As always, these are the top five books I read this year (not necessarily published in 2011). In no particular order:
1. Affliction by Russell Banks
This one started slow, but wow, what a finish. My first Russell Banks, but definitely won't be my last. There were some amazing passages in this novel, so amazing, I actually pulled out a highlighter for much of it (something I really don't think I've ever done before).
2. The End of Everything by Megan Abbott
Thanks to Paul Tremblay for the recommendation. Abbott is a fabulous writer who grounds the reader firmly within the psyche of an adolescent girl. The writing is image filled and gorgeous without ever losing the all important teenage voice. The kind of book I'd love to write.
3. Refresh, Refresh by Benjamin Percy
This fine collection features the kinds of stories I like best: edgy, violent, sometimes creepy, but always grounded by muscular, starkly beautiful prose and an acute sense of place. My favorite "The Caves in Oregon" begins with blood leaking from a freezer and ends with a married couple traversing the caves beneath their house. I always love stories where the strange (the caves) intersects casually with real life (the couple's devastation over a miscarriage). Plus, the freezer bleeds!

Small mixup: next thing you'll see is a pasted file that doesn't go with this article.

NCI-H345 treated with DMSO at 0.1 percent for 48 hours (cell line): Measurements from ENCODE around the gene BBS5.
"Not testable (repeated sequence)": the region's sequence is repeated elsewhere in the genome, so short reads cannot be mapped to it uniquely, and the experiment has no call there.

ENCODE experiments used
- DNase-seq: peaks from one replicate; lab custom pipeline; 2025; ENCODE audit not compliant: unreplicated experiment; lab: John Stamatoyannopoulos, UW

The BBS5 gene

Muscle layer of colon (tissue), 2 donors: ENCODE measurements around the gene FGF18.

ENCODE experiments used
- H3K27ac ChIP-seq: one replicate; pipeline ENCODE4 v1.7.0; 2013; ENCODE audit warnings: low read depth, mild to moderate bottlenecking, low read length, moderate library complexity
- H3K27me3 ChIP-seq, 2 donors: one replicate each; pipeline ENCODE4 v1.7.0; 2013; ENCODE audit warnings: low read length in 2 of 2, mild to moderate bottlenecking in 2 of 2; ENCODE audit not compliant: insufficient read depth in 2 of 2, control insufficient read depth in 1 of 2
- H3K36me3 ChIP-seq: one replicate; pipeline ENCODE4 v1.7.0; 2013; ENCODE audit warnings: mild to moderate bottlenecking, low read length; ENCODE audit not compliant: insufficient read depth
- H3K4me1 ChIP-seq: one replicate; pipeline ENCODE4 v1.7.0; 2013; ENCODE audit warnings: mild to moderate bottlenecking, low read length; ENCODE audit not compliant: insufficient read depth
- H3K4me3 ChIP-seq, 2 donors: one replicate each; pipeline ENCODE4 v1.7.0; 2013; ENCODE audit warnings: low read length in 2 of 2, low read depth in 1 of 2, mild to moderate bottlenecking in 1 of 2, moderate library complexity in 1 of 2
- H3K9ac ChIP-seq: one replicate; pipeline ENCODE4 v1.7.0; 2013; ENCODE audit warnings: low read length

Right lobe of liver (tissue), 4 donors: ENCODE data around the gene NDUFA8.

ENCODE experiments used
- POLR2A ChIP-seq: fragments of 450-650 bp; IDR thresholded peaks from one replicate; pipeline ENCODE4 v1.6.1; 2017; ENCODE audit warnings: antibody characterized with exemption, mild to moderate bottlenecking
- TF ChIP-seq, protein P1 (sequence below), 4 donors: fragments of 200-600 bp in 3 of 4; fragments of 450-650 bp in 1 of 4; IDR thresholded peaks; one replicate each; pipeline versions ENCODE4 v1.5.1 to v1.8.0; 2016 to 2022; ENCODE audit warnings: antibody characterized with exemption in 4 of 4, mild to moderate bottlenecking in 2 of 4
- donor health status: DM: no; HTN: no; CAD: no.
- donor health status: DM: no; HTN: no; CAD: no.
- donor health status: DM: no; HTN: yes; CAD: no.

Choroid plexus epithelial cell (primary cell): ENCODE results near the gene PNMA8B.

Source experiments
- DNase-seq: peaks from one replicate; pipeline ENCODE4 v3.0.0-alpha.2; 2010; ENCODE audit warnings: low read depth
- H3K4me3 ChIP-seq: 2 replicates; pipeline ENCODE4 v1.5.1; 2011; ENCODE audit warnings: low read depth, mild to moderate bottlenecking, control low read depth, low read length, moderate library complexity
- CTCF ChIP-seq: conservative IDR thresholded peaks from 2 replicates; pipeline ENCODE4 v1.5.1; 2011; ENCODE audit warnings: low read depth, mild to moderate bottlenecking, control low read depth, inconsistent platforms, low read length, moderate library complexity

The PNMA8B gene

4. Marcelo in the Real World by Francisco Stork
This novel covers a surprising amount of philosophical and moral ground without ever becoming didactic. It's a about a boy who teaches the people around him what it means to be a good person. He's a high functioning-- aw, screw it. I'm really at a loss of how to describe this one. Just know this: it will defy your expectations, and when you're finished, you'll walk away from the novel with the realization that you've fallen in love the Marcelo and Jasmine. And "the real world?" You'll realize it's pretty damned overrated.
5. Joe by Larry Brown
I don't know why it took me so long to read a Larry Brown book. I read two this year, Fay and Joe. I liked them both, but I loved Joe. The best thing about this book is the characterization of the title character. He comes alive, and despite all his flaws (and he's got a ton), the reader can't help but root for him. It seems like many of the writers I love, are able to pull this feat off. Brown does it with a keen ear for language and some of the best dialogue this side of Elmore Leonard. Do check out Fay, as well, but out of the two, I liked Joe better.